New Interpretation Takes “Waiting for Godot” to Post-Katrina New Orleans

"We took the very basic idea of theater, which is a relationship between an actor and an audience, and expanded that to build community."
-Christopher McElroen, co-founder and executive director of Classical Theatre of Harlem-

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Beckett's Waiting for Godot has been lauded by many as the play of our time. (A recent British National Theatre survey determined it to be the 20th century’s "most significant" English language play).

For the Classical Theatre of Harlem the play took on new significance in the wake of Hurricane Katrina. As McElroen said in an interview with the Seven Days (Burlington, Vt.): "It just seemed to fit, without having to change anything." On a visit to New Orleans to teach McElroen's friend and colleague, visual artist Paul Chan, reported that the stark post-Katrina landscape in the city’s most devastated neighborhoods "reminded him of every production of Waiting for Godot he’d ever seen."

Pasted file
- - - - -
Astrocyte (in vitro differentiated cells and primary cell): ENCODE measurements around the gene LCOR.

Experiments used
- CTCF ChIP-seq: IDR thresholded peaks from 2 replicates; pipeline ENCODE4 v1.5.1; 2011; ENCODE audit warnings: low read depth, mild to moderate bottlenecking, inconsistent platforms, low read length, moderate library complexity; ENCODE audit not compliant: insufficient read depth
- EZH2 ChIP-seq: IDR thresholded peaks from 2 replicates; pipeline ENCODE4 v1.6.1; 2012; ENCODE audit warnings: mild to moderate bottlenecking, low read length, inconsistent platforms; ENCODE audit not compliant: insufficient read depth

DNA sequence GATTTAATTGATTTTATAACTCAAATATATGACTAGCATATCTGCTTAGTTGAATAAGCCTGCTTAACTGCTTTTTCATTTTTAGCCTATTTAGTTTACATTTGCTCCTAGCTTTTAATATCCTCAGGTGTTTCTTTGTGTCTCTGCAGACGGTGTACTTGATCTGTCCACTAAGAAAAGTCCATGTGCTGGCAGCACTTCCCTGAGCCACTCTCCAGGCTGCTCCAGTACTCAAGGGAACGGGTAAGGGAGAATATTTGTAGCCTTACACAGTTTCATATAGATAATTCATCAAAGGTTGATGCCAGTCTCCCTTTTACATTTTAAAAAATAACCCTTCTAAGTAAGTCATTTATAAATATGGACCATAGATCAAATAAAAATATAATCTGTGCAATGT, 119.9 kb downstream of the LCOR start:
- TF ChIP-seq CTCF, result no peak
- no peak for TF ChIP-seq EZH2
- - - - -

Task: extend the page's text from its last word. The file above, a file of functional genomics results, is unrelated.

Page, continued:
And so with an all African-American cast and a 15,000-gallon swimming pool with a rooftop coming out of the water, the show premiered in New York City eight months ago and is now on tour in New England.

Before it's New York premiere though, the show was rehearsed, developed and performed in New Orleans in situ. That process became a community arts project that raised more than $50,000 for local grassroots organizations.

Read the Seven Days article for more details on this inspiring project.

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